This is the link between our own WTO issues and the constantly escalating demands being directed at us – and at other small nations – for ever increasing regulation of our offshore financial services. The United States is leading that charge, and will not deviate from its course. To stand in the path of the elephant as it thunders along is to be, at best, ignored … at worst to be trampled into the dust.
So those who hope to decipher the apparently insensitive stance adopted by the United States in our internet gaming dispute would be best advised to read between the lines and espy the hidden rocks and shoals that have holed the bottom of our relations with that country.
Stanford Victims continue to agitate for justice, importuning members of Congress in their own behalf. Both Houses of Congress have given formal attention to the issue. R Allen Stanford is now serving his 110-year prison sentence in a Florida penitentiary. The United States Trade Representative has cited Antigua & Barbuda for lack of cooperation with efforts to resolve the Stanford International Bank collapse and other expropriation issues. Current Minister of National Security Dr Errol Cort has been cited for possible improper connections to R Allen Stanford while serving as finance minister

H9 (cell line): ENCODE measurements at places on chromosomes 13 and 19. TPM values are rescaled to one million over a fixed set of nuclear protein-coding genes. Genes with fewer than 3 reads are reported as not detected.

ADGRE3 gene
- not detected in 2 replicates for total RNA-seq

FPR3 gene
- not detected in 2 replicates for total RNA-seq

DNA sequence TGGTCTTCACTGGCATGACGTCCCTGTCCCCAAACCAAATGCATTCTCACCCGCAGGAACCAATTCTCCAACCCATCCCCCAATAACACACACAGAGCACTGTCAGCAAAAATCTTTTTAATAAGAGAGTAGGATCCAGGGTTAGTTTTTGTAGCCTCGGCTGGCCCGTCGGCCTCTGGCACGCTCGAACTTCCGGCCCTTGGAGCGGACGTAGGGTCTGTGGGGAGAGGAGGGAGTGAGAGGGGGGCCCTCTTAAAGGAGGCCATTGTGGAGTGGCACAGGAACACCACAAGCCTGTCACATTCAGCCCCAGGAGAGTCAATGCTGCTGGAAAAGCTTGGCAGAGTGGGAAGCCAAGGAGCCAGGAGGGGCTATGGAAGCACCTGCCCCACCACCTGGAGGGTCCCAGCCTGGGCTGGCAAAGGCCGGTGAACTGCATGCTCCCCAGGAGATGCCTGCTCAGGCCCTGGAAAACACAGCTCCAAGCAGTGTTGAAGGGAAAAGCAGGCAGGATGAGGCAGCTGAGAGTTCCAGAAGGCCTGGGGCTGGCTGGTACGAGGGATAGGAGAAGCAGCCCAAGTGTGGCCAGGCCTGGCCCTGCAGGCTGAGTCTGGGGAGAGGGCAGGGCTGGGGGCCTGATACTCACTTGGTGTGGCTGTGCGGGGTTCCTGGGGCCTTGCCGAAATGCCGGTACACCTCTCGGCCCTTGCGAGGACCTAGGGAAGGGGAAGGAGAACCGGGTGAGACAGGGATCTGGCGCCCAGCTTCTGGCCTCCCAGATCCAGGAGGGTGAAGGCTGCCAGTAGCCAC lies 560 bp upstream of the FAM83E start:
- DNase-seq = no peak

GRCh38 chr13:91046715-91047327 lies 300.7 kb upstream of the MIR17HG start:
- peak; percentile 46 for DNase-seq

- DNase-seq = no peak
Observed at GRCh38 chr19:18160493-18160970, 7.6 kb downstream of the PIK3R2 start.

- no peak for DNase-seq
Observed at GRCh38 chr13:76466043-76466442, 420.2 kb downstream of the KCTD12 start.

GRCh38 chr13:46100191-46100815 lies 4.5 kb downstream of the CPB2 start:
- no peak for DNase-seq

Half Moon Bay Holdings continues to pursue due compensation for property forcibly acquired. Minister of Finance Harold Lovell is facing theoretical imprisonment in the event that he fails to comply with the requirements of an Order of Mandamus levelled at him by HMB Holdings in his personal capacity. Former head of the Financial Services Regulatory Commission Leroy King is still fighting to stave off extradition to the US to face trial on matters connected to the SIBL debacle.
When it comes to deciphering the strange behaviour of the United States toward Antigua & Barbuda, it pays to be able to read between the lines.